As Steve Beauchampé writes in the Birmingham Press and Political Concern, generations of an elite have ruled this nation (with a few intermissions) for as long as anyone can remember, due to a rigged electoral system.
Their dual achievements:
- comfortable tax arrangements for the few, a political/corporate nexus which ensures highly paid and nominal duties for all in the inner circle
- vast military expenditure bestowed on the arms industry, as rising numbers of the population survive in relative poverty, wait in hospital corridors, receive a sub-standard education and depend on handouts to eke out their existence.
Direction of travel
Beauchampé: “(The) economy is increasingly kept afloat by the economic support of China . . . The modern high-rise residential blocks that have sprung up throughout the capital may give the impression of a modern, flourishing economy, but look closely and you will see that many are all but empty, whilst homelessness and a reliance on subsistence level housing grows . . . “He notes that surveillance is at an historic high with spy cameras, and even microphones installed in many public places -describing the state’s ability to track the population and follow their activities and conversations as ‘frightening’. . .
The elite stranglehold could be broken
OB’s editor agrees with many that electoral reform is a priority for beneficial change – but even under the rigged ‘first past the post’ system, if the weary mass of people (Brenda of Bristol) saw the true situation they would vote for the candidate with a credible track record who would be most likely to work for the common good.
Bill and Melinda Gates published their annual January letter, no doubt well-read at the World Economic Summit in Davos. They said that ‘many people think the world is getting worse’ – and it demonstrably is, in terms of pollution, social instability and the widening gap between rich and poor.
Economist John Kay in the Financial Times challenges Gates’ figures in terms which are not readily accessible to the average reader but then looks beyond the globalised centres of major cities, similar everywhere: “You do not have to venture far from the centre of Nairobi or Shanghai, and only round the corner in Mumbai, to see sights unimaginable in Norway or Switzerland”.
Gates’ big myth – an assertion that people believe the world can’t solve extreme poverty and disease – is completely untrue.
Many people do believe that the world can solve extreme poverty and reduce disease – but not while the 1% and their corporate and political courtiers (one below) are making the decisions. “Every king needs courtiers, every computer billionaire creates a slew of computer millionaires”, notes John Kay.
Nick Dearden agrees: “The policies dreamt up by those who meet in Davos are a direct cause of the current unprecedented rates of inequality”.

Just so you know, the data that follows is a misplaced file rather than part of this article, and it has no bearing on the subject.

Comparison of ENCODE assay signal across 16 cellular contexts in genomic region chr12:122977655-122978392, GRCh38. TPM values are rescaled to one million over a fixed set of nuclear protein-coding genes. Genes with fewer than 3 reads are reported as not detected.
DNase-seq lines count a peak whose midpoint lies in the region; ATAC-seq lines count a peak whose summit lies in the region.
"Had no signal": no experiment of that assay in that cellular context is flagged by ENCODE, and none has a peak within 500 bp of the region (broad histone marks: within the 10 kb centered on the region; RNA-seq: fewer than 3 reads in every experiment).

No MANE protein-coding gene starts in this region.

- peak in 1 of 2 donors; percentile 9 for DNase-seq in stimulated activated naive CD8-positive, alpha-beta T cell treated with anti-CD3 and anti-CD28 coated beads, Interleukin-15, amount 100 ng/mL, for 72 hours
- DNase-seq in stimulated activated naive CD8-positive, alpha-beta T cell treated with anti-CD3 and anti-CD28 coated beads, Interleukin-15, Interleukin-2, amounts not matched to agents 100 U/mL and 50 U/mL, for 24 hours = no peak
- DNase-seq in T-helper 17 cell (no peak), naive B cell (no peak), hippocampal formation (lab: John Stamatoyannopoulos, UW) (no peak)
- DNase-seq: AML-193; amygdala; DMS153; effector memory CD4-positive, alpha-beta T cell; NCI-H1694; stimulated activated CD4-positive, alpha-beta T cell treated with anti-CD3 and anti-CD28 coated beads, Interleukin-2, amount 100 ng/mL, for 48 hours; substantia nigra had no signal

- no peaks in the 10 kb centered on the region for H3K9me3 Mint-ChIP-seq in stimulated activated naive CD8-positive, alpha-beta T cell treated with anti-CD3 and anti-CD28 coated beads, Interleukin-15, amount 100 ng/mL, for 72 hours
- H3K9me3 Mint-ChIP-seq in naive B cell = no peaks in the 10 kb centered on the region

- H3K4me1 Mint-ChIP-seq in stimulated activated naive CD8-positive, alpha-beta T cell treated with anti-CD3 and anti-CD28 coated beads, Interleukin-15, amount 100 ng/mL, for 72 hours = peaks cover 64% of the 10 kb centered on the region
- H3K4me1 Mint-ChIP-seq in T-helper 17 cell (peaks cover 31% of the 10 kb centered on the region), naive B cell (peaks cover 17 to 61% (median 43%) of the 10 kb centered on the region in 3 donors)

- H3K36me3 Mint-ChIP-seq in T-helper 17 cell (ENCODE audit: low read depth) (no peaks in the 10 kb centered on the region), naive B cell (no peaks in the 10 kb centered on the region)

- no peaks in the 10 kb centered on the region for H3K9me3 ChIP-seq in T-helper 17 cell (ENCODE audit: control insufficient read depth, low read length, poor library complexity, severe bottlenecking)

Writing in Red Pepper, Dearden sees the world’s 1% “mouthing concerns about poverty and climate change, while working on policies which fuel inequality” in Davos and believes that Bill Gates doesn’t want a higher minimum wage denting the amount of wealth on which his company can avoid taxes. He recalls Tidjane Thiam, chief executive of Prudential, calling the minimum wage a ‘machine to destroy jobs’. No doubt alluding to the representatives of the banking hierarchy, Dearden sees some of the participants at Davos as being directly responsible for the crisis and austerity measures responsible for mental health problems spiralling across Europe. In Greece, suicides rose 37% from 2009 to 2011.
The writer favours this approach:
Dearden ends: “We need to do more than put these issues on their agenda . . . The corporate elite represented at Davos cannot be allowed to meet in luxury and pretend they have the answers to the world’s problems. They are the world’s problems”.
Exciting, aspirational, high-tech, fair and hopeful
In ‘The World We Made’, to be launched tomorrow, Jonathon Porritt – one of the world’s leading environmentalists – sets out to counter the doom and gloom that surrounds today’s debates about sustainability.
Instead of portraying the future as a polluted, over-populated hell-hole, he shows it as a place where we’d all love to live., through the words of Alex McKay, a history teacher, who looks back to see how we got from where we are now to that world in 2050.
A compelling picture of a truly sustainable world is presented:
- A world in which 90% of our energy comes from renewable sources, and 30% of our electricity from solar power
- A world in which young people have forced radical changes on governments acting against the interests of all future generations
- A world in which military expenditure peaked in 2017, and has been declining ever since
- A world in which nanotechnology, 3D printing and biomimicry have transformed manufacturing
- A world in which personal genomics allow everyone to manage their own health, live longer and healthier, and die when they want to
- A world in which there are still rich and poor, but the rich are poorer but happier, and the poor are richer in so many ways.
“Jonathon Porritt has found both the facts and the spirit required for imagining the future!” Bill McKibben
“Jonathon Porritt’s book dreams big, as if our future depends on it. And it does.” Richard Branson
“I loved it! It should be compulsory reading for all students and beyond – particularly the politicians. And I love Alex, your voice from 2050. But above all, I love the reassurance that there is a bright and sustainable future ahead of us if we start now.” Joanna Lumley
“Revealing the gift in the arms of the problem, Jonathon Porritt beautifully shows how your applied hope, fearless action, and relentless patience can turn the world we inhabit into the world we envision.” Amory Lovins